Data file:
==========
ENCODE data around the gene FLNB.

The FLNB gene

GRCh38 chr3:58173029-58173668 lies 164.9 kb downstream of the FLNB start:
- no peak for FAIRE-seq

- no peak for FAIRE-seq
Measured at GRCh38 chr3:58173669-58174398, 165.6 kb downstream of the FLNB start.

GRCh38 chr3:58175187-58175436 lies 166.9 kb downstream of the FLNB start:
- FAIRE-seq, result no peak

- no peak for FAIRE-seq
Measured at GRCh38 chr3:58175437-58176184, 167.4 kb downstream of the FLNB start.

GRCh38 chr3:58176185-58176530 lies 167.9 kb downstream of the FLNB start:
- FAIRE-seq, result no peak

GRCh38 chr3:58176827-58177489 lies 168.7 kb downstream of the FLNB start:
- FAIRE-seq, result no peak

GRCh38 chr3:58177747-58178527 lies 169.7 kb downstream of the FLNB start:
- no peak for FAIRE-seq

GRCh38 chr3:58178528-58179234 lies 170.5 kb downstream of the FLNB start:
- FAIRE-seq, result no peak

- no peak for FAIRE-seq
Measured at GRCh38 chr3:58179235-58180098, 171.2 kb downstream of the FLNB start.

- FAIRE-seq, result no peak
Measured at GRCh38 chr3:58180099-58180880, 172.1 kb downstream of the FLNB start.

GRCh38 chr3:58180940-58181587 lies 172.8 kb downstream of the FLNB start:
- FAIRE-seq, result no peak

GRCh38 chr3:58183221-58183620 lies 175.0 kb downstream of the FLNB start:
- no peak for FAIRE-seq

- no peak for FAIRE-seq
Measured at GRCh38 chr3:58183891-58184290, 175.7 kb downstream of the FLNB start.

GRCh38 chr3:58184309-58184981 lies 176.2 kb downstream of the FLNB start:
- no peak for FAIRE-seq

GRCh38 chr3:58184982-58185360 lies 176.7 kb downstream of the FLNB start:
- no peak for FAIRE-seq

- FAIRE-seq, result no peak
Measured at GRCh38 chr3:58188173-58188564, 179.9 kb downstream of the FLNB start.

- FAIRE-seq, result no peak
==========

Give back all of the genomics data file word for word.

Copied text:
ENCODE data around the gene FLNB.

The FLNB gene

GRCh38 chr3:58173029-58173668 lies 164.9 kb downstream of the FLNB start:
- no peak for FAIRE-seq

- no peak for FAIRE-seq
Measured at GRCh38 chr3:58173669-58174398, 165.6 kb downstream of the FLNB start.

GRCh38 chr3:58175187-58175436 lies 166.9 kb downstream of the FLNB start:
- FAIRE-seq, result no peak

- no peak for FAIRE-seq
Measured at GRCh38 chr3:58175437-58176184, 167.4 kb downstream of the FLNB start.

GRCh38 chr3:58176185-58176530 lies 167.9 kb downstream of the FLNB start:
- FAIRE-seq, result no peak

GRCh38 chr3:58176827-58177489 lies 168.7 kb downstream of the FLNB start:
- FAIRE-seq, result no peak

GRCh38 chr3:58177747-58178527 lies 169.7 kb downstream of the FLNB start:
- no peak for FAIRE-seq

GRCh38 chr3:58178528-58179234 lies 170.5 kb downstream of the FLNB start:
- FAIRE-seq, result no peak

- no peak for FAIRE-seq
Measured at GRCh38 chr3:58179235-58180098, 171.2 kb downstream of the FLNB start.

- FAIRE-seq, result no peak
Measured at GRCh38 chr3:58180099-58180880, 172.1 kb downstream of the FLNB start.

GRCh38 chr3:58180940-58181587 lies 172.8 kb downstream of the FLNB start:
- FAIRE-seq, result no peak

GRCh38 chr3:58183221-58183620 lies 175.0 kb downstream of the FLNB start:
- no peak for FAIRE-seq

- no peak for FAIRE-seq
Measured at GRCh38 chr3:58183891-58184290, 175.7 kb downstream of the FLNB start.

GRCh38 chr3:58184309-58184981 lies 176.2 kb downstream of the FLNB start:
- no peak for FAIRE-seq

GRCh38 chr3:58184982-58185360 lies 176.7 kb downstream of the FLNB start:
- no peak for FAIRE-seq

- FAIRE-seq, result no peak
Measured at GRCh38 chr3:58188173-58188564, 179.9 kb downstream of the FLNB start.

- FAIRE-seq, result no peak